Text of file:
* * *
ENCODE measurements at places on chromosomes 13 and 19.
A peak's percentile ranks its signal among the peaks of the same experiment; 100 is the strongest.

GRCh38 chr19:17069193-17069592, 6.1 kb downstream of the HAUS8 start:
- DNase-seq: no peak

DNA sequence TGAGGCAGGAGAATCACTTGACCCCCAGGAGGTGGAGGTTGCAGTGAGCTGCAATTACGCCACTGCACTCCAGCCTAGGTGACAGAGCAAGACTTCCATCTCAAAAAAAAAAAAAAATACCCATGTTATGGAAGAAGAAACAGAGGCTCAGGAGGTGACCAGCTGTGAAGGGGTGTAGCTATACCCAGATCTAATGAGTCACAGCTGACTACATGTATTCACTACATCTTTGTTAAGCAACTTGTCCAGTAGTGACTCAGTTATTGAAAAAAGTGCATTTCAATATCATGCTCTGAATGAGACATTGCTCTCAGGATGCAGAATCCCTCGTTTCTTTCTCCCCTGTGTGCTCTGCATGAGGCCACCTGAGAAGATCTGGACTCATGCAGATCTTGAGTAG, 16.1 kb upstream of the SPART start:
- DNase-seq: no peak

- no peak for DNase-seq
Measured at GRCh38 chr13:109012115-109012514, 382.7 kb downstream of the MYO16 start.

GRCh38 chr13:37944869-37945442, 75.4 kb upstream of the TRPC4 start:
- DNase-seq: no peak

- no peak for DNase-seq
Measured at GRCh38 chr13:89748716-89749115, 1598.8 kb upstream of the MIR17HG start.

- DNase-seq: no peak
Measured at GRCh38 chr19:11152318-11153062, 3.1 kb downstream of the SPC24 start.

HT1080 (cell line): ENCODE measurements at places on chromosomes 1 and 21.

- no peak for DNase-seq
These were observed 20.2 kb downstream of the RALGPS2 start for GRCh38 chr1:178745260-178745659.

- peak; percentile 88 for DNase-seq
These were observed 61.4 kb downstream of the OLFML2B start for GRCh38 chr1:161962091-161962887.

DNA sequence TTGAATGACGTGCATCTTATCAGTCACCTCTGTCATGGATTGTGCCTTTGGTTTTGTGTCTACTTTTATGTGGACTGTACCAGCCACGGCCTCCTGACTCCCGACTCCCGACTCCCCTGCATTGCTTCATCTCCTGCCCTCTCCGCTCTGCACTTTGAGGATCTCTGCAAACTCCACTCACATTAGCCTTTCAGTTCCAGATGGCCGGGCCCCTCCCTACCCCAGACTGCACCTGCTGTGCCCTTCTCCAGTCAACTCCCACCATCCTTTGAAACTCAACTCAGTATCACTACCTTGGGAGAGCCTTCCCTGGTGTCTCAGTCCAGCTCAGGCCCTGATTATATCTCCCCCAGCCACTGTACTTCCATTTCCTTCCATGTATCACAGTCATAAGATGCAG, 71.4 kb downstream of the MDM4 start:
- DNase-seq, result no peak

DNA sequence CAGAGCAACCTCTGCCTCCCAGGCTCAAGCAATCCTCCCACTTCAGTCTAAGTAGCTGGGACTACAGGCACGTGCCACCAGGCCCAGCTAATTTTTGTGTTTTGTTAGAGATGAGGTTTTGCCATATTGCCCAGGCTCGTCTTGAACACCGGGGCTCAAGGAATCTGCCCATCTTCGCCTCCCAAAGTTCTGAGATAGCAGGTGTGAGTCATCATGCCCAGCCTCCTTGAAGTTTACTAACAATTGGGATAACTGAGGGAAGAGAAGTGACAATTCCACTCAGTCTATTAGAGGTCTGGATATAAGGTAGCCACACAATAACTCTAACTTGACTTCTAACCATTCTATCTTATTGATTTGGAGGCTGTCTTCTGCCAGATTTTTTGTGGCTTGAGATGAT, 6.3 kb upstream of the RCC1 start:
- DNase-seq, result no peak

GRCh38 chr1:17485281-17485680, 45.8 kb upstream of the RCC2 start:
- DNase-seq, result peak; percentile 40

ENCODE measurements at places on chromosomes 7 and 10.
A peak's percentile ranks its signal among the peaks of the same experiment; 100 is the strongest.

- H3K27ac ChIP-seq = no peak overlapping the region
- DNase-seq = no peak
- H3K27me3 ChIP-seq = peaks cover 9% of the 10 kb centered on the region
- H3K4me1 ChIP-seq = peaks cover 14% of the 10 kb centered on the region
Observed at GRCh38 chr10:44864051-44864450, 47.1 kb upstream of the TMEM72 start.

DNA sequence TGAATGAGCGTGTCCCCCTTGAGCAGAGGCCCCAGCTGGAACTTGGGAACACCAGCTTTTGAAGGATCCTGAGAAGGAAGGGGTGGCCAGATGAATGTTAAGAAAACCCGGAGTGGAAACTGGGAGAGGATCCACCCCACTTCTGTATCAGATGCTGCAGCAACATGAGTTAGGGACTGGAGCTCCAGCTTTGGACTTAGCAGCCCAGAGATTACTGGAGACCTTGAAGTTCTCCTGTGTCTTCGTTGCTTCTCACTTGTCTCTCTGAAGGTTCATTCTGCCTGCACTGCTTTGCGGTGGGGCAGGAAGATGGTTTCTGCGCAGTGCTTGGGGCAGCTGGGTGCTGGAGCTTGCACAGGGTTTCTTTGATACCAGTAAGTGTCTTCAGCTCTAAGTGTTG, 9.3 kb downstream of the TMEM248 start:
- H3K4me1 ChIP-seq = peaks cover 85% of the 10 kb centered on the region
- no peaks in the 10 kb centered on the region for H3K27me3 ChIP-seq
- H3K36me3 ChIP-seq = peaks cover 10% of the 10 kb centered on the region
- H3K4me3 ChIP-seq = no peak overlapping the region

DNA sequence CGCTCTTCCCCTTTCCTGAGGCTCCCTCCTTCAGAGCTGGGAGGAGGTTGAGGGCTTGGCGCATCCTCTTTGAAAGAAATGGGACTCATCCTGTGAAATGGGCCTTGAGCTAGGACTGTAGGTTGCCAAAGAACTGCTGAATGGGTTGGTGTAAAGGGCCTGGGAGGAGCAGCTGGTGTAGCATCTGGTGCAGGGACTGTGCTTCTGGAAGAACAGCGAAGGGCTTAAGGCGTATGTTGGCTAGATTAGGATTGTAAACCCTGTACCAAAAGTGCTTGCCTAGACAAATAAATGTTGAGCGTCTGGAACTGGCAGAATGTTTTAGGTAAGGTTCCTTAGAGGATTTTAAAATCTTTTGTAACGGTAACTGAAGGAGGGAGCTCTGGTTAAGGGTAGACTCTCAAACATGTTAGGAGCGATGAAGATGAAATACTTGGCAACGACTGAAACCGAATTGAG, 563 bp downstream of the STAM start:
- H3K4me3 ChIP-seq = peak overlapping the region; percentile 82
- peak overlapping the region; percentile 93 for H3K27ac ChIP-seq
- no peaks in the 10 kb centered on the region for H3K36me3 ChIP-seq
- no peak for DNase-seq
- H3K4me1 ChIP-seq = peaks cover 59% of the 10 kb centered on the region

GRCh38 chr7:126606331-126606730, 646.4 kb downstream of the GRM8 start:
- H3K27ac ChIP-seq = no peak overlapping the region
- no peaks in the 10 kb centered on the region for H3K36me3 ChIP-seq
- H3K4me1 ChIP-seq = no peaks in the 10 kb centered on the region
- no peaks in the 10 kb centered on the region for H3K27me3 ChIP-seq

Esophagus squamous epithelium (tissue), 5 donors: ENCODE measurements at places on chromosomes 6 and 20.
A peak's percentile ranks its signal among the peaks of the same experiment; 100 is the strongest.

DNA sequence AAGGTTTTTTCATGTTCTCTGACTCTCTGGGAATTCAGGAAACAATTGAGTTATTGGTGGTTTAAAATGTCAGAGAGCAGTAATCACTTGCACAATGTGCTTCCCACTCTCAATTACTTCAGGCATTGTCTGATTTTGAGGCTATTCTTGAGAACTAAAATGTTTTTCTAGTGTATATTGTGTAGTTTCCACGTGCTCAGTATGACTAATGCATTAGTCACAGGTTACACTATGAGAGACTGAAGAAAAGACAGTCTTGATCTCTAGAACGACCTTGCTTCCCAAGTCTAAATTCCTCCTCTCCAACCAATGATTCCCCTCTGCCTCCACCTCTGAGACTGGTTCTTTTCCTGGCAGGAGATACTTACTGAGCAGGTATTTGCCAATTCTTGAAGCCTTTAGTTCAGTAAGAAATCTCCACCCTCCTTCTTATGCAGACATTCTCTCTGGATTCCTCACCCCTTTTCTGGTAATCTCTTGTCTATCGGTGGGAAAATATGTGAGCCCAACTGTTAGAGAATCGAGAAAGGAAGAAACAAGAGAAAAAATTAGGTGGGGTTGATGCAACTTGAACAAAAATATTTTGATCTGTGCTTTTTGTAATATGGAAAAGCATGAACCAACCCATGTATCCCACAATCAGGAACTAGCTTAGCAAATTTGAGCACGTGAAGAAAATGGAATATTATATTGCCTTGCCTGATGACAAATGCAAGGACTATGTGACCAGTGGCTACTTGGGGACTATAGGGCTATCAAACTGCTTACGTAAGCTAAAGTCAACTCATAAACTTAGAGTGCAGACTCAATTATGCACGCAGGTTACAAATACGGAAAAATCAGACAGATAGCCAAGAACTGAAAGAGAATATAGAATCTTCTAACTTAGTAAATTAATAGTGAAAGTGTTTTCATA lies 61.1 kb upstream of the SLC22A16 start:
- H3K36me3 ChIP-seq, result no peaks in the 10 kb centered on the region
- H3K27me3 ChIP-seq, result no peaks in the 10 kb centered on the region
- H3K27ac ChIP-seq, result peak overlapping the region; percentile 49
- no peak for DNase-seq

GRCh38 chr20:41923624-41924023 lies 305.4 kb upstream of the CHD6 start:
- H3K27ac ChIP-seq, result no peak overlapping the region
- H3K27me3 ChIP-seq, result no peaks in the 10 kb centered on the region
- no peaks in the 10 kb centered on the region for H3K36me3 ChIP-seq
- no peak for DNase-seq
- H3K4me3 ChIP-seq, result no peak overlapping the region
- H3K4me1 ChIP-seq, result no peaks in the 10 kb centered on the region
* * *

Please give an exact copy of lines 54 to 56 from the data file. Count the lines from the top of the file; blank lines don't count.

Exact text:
- H3K27ac ChIP-seq, result peak overlapping the region; percentile 49
- no peak for DNase-seq

GRCh38 chr20:41923624-41924023 lies 305.4 kb upstream of the CHD6 start: